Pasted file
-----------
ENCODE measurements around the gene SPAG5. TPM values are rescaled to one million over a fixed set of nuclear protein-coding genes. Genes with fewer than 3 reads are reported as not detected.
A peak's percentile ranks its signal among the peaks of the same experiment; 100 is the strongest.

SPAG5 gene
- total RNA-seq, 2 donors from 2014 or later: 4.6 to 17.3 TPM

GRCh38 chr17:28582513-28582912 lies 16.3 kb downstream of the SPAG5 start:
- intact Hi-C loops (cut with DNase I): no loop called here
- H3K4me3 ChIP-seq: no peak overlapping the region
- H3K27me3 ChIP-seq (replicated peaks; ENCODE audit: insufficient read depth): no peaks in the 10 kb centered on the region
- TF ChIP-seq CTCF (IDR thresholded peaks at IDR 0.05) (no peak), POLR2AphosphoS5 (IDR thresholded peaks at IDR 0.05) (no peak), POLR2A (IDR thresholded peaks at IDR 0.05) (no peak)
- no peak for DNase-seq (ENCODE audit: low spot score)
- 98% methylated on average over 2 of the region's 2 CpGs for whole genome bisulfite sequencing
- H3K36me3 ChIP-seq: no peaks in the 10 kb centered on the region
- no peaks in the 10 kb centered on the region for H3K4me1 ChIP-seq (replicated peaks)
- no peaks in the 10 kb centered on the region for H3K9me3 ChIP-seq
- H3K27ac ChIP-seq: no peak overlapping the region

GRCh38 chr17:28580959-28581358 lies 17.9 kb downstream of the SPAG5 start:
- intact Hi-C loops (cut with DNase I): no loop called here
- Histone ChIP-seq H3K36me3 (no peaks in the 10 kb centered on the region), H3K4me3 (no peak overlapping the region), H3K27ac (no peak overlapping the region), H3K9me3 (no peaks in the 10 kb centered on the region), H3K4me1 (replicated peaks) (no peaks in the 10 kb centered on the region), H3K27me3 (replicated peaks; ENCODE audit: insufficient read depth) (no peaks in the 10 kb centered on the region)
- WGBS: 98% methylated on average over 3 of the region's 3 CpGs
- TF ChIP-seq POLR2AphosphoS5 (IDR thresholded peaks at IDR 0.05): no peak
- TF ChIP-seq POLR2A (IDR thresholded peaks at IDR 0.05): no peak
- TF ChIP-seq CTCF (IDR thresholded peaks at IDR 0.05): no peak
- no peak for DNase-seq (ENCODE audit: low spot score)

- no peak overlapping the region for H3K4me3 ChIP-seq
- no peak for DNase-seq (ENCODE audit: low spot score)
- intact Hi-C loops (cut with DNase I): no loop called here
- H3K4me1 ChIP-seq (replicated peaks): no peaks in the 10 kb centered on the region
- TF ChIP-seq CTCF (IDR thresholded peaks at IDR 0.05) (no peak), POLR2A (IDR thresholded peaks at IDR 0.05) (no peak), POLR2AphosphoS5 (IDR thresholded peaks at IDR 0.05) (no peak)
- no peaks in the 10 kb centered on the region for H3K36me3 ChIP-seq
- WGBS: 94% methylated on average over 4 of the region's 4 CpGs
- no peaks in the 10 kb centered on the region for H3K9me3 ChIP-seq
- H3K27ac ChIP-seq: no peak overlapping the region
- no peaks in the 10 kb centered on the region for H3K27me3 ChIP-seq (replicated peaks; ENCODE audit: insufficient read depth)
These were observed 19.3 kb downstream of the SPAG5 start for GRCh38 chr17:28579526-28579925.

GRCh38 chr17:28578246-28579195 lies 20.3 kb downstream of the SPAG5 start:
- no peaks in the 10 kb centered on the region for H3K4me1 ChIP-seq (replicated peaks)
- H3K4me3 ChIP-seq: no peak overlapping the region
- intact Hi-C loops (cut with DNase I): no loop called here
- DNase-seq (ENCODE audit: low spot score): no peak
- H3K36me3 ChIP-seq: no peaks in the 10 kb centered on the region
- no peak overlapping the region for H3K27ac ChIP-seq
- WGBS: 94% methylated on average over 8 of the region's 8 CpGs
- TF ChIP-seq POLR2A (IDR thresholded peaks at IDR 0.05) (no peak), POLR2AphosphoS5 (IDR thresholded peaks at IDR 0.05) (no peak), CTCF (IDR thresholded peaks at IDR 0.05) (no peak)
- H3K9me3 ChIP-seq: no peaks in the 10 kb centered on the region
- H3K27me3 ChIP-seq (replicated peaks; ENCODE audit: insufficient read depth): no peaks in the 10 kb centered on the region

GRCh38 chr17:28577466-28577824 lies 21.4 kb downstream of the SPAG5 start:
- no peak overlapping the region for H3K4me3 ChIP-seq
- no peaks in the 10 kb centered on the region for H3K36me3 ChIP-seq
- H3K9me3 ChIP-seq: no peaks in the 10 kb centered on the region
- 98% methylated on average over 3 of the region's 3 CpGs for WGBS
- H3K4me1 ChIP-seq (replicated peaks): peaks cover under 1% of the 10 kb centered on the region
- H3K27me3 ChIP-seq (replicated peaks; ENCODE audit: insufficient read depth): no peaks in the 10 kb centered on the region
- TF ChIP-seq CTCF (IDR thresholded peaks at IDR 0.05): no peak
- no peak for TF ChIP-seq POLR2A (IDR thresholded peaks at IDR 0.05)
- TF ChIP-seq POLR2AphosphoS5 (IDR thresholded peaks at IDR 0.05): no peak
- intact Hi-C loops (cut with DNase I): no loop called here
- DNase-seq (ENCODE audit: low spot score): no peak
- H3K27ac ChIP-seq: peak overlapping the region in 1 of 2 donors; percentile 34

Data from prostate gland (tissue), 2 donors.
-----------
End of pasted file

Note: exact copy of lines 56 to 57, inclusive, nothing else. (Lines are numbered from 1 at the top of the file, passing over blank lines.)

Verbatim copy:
- intact Hi-C loops (cut with DNase I): no loop called here
- DNase-seq (ENCODE audit: low spot score): no peak